Amidst renewed surveillance by the media and community, how these women navigate new freedoms of transportation, housing, and socializing is a fascinating story. Here, she reveals what may be the in the long run the most important facet of women working in the call center industry—how they creatively negotiate new demands placed on the middle classes to produce the wealth and forms of connection spread upward mobility to other family members and future generations.
Its compelling narratives demonstrate the complexity of professional experiences and the ways in which working women align global work commitments with reconrmed gender roles and family duties. The study gives deep insight into the simultaneous feeling of freedom and experience of exploitation that women endure in their professional lives. We were in the bulkhead, the first row of any flight cabin. As we landed, there were reporters flooding the jet bridge to photograph the first person off the flight.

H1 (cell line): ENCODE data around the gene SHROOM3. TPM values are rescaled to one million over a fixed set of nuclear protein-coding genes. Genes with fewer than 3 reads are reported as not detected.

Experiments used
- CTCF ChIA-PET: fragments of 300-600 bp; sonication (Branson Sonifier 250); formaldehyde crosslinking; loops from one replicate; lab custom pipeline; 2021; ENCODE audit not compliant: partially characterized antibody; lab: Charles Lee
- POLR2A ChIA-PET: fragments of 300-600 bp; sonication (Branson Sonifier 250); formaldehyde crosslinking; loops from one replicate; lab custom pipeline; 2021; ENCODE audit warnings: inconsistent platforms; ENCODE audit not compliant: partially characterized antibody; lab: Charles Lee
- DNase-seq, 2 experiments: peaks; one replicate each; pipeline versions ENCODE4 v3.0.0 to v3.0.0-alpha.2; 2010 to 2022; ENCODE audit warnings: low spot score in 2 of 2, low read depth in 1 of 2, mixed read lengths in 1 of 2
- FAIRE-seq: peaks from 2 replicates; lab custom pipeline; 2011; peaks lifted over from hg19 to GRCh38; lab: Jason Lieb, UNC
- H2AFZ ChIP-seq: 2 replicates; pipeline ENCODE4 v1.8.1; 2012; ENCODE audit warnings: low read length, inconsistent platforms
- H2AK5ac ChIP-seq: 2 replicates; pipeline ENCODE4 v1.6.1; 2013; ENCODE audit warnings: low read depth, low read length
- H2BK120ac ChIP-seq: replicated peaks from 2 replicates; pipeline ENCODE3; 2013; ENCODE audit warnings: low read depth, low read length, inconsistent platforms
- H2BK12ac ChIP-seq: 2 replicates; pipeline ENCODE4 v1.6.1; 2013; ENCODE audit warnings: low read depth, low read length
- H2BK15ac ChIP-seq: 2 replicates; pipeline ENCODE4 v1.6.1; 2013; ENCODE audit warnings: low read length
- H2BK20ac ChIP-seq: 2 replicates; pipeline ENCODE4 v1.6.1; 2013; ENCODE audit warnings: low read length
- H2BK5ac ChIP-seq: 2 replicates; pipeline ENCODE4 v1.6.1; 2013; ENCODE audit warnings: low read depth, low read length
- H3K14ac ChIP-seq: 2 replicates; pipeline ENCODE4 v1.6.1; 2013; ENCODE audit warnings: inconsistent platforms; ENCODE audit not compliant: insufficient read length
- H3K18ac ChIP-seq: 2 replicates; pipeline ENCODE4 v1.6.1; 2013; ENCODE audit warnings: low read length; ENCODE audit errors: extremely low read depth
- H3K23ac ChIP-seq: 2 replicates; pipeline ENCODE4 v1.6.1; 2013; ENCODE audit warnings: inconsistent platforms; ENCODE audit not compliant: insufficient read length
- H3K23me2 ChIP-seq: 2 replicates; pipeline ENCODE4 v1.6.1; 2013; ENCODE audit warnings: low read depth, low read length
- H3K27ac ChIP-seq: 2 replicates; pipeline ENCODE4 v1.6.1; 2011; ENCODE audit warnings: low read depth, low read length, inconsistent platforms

Technically, based on his seat, that was Dad. But as he figured out what was happening, he insisted I go first so I could be the star. I stood there with my 7-year-old smile, bright-colored headband, and long V-neck Limited Too sweater hanging down to my thighs.
I was mortified. But Dad wanted us to experience absolutely everything there was in life. He wanted to take me to all 50 states by the time I was We put a big U. But I sort of doubt, for the most part, they had the kind of wanderlust and open-mindedness and fascination that your father had with the world, and still does for that matter. It was woven into your tapestry. Into the fabric of who you are, and how you look at other people and the world. I understood the weight and privilege as a kid. I understood — we all did — that the AAirpass meant my father could travel and do business in unprecedented ways, and it allowed our entire family to travel in ways few people on earth could.